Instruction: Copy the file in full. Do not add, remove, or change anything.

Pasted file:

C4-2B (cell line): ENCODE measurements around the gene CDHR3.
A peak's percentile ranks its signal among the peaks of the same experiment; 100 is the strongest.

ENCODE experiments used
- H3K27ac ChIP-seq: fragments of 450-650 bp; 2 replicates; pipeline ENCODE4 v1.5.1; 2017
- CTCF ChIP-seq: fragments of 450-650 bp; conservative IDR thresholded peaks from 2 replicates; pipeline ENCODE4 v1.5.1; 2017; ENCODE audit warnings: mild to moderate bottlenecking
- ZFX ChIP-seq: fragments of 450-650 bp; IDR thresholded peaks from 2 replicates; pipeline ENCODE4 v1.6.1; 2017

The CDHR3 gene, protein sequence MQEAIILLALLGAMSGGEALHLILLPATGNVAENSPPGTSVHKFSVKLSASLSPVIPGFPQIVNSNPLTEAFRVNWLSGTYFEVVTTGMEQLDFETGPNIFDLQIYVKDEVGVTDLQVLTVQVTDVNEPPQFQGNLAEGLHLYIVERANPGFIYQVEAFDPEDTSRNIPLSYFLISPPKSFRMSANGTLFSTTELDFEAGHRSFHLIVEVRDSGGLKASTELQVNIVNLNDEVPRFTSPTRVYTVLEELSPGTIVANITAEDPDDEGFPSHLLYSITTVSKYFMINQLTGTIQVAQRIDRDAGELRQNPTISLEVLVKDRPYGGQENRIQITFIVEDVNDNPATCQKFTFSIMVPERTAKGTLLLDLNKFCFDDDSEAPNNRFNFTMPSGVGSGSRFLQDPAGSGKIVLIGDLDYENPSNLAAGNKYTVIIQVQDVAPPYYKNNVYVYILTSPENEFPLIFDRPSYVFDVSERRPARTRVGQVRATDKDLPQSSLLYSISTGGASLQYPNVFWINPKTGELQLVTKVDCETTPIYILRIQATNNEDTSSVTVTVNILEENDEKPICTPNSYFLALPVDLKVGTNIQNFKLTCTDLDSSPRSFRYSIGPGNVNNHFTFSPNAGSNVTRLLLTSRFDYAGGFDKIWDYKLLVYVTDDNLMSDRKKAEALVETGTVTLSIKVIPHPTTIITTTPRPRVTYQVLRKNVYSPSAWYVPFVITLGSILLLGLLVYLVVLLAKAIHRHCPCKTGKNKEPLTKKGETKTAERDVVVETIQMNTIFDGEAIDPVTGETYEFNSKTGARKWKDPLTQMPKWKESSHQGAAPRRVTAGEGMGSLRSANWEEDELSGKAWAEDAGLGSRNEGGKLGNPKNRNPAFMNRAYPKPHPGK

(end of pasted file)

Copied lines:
C4-2B (cell line): ENCODE measurements around the gene CDHR3.
A peak's percentile ranks its signal among the peaks of the same experiment; 100 is the strongest.

ENCODE experiments used
- H3K27ac ChIP-seq: fragments of 450-650 bp; 2 replicates; pipeline ENCODE4 v1.5.1; 2017
- CTCF ChIP-seq: fragments of 450-650 bp; conservative IDR thresholded peaks from 2 replicates; pipeline ENCODE4 v1.5.1; 2017; ENCODE audit warnings: mild to moderate bottlenecking
- ZFX ChIP-seq: fragments of 450-650 bp; IDR thresholded peaks from 2 replicates; pipeline ENCODE4 v1.6.1; 2017

The CDHR3 gene, protein sequence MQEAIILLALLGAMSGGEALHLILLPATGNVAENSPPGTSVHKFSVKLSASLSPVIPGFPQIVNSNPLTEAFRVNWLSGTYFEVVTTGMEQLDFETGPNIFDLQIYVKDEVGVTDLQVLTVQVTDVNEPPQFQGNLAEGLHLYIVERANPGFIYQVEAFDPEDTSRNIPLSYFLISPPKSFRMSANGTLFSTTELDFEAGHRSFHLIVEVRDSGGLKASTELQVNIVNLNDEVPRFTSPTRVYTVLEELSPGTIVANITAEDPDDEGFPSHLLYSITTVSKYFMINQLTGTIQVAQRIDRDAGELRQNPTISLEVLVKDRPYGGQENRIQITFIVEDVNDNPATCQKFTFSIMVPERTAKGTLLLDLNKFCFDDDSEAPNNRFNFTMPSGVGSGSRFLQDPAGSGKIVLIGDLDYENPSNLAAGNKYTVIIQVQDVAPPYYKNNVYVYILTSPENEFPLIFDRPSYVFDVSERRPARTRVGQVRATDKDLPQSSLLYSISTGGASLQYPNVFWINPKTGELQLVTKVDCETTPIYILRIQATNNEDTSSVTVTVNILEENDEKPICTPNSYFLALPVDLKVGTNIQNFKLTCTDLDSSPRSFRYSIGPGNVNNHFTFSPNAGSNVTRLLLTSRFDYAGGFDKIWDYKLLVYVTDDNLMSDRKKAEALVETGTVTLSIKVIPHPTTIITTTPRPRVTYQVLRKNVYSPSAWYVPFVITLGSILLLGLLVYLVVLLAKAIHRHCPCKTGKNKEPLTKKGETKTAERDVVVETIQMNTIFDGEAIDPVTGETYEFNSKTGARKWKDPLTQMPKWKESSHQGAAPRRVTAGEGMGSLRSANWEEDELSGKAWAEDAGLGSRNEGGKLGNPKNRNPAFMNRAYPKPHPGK